I’m rather pleased with myself, which doesn’t happen very often. I managed to keep this blog going with its weekly post for the last 2 weeks despite the temptation of the various delights Turkey has to offer. Cell phone turned off, staying off the internet (except for updating this blog)…aaah! bliss. But now I’m back. I brought back some music from there which hopefully will form the content of another post – that’s for later.
A chance remark from a fellow tourist while we were surveying the magnificent ruins of Ephesus a couple of weeks back had me reaching out for ‘Diesel and Dust’, one of my favourite albums by the Aussie band Midnight Oil. It was the early ‘90s when MTV had just reached our shores – in the opinion of some, seeping in like a corroding effluent. But I loved the channel because unlike its unrecognisable form now, MTV did play music back then. The earliest image of Midnight Oil embedded in my memory is of a bald, incredibly tall Peter Garrett and his band belting out ‘Dream World’ with manic energy. The careening music and simple yet chilling chorus (End…Fall…) eloquently capture the theme of a ‘dream world just about to end’. It was then it struck me why I love ‘Diesel and Dust’, which bears this song, so much. When I first heard it on its release in 1988, it was an album ahead of its time – the sound and energy was unlike anything I was hearing in the ‘80s. Years later when I saw videos of some of those songs, they fitted in perfectly with the music scene of the ‘90s.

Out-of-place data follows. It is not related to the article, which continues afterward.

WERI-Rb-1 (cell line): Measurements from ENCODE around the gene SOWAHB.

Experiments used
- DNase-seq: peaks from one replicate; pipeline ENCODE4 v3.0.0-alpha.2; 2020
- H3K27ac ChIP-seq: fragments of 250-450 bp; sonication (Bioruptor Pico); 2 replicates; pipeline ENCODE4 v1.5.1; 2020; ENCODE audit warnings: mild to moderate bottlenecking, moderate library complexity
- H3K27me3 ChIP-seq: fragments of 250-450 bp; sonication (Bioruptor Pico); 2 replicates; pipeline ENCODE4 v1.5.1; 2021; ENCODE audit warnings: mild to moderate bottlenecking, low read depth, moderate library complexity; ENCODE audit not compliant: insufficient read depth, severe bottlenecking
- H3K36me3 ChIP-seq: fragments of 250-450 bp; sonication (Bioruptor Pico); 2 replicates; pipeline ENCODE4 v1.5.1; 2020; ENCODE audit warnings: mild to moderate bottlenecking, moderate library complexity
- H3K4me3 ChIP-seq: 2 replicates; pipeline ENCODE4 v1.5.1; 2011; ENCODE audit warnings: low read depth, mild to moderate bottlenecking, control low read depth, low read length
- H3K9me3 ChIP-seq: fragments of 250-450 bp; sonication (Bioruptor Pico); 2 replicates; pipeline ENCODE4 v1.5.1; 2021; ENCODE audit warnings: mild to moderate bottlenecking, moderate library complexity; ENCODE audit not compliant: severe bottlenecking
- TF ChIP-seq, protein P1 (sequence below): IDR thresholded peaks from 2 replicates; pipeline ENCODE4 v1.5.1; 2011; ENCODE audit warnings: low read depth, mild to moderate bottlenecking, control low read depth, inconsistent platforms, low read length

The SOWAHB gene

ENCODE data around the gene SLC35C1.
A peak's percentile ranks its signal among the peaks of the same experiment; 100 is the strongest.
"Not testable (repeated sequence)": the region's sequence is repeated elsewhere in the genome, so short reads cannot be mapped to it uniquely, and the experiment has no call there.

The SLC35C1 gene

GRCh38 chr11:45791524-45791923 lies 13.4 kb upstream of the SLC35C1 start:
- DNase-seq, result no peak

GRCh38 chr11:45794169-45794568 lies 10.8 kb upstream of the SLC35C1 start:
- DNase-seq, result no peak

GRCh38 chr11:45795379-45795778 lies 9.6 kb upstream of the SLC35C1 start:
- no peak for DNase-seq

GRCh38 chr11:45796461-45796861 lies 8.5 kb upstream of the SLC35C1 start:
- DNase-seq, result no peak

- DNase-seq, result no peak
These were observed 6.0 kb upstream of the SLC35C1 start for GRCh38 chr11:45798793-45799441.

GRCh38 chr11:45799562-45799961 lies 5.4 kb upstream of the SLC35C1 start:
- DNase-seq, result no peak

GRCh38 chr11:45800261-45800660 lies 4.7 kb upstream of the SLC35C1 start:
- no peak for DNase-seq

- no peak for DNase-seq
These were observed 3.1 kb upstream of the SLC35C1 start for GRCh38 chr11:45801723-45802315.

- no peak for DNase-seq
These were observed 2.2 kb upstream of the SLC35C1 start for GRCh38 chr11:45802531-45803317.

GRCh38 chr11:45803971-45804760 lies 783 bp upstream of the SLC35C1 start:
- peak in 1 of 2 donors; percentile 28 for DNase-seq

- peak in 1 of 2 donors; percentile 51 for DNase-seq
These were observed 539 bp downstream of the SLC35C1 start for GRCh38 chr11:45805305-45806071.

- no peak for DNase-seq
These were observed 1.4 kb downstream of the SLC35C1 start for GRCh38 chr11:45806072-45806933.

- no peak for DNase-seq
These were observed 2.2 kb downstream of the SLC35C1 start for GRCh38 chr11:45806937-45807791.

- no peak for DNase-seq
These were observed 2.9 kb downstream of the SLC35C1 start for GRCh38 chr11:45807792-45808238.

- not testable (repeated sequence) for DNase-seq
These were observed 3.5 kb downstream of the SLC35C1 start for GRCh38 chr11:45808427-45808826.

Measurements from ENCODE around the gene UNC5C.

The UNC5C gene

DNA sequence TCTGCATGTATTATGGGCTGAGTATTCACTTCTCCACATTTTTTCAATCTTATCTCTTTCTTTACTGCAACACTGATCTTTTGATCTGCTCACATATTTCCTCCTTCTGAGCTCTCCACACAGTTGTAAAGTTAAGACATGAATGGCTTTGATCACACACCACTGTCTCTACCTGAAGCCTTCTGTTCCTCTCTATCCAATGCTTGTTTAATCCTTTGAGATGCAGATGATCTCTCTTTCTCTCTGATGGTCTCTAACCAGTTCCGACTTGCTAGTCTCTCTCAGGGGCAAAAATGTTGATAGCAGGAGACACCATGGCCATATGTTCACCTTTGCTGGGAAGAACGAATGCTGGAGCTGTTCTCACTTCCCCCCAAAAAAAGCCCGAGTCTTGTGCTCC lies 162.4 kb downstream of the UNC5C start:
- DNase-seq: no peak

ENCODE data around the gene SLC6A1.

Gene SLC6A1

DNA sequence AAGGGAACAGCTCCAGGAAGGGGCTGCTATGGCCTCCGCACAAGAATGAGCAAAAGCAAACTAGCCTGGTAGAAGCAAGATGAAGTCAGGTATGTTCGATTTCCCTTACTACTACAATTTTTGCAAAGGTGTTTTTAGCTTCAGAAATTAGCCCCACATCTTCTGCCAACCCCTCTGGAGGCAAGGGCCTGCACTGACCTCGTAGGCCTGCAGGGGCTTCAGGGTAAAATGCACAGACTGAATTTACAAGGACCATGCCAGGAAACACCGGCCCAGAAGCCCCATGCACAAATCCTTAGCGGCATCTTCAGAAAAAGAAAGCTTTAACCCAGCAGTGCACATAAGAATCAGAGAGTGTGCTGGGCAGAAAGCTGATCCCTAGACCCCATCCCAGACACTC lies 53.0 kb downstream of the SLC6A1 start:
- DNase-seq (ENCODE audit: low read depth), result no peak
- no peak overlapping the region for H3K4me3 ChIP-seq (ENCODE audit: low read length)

Through its long – about 30 years, first as Farm and then as Midnight Oil – history, the band had espoused the cause of the downtrodden and the dispossessed and taken on what they strongly believed to be irresponsible exploiters as evident on the haunting ‘Arctic World’ (anyone remember their set in front of the Exxon HQ in the aftermath of the Exxon Valdez oil spill?). ‘Diesel and Dust’ carries the recurrent theme of the exploitation of the aborigines and their point of view as on the stunning ‘The Dead Heart’. And nowhere is the cause of reparation more explicitly stated than on ‘Beds Are Burning’:
The time has come, To say fair’s fair
To pay the rent, To pay our share
The time has come, A fact’s a fact
It belongs to them, Let’s give it back
Carrying such strong conviction and willingness to take on the powerful requires a lot of inspiration. I wonder if ‘Sometimes’ was a song written and performed to give themselves a boost whenever their spirits flagged.
Sometimes you’re beaten to the call
Sometimes you’re taken to the wall
But you don’t give in
It’s not surprising the distinct voice of Garrett went on to strike a note in the halls of politics, though not as stridently perhaps. As MP and minister, he has continued to court controversy, accused by some of having sold out. I don’t follow Australian politics but I do care about what Midnight Oil did on this superb album. Over the years before and after this album Midnight Oil created many strong albums and songs, but to me, ‘Diesel and Dust’ remains their finest. Somehow the others don’t quite measure up.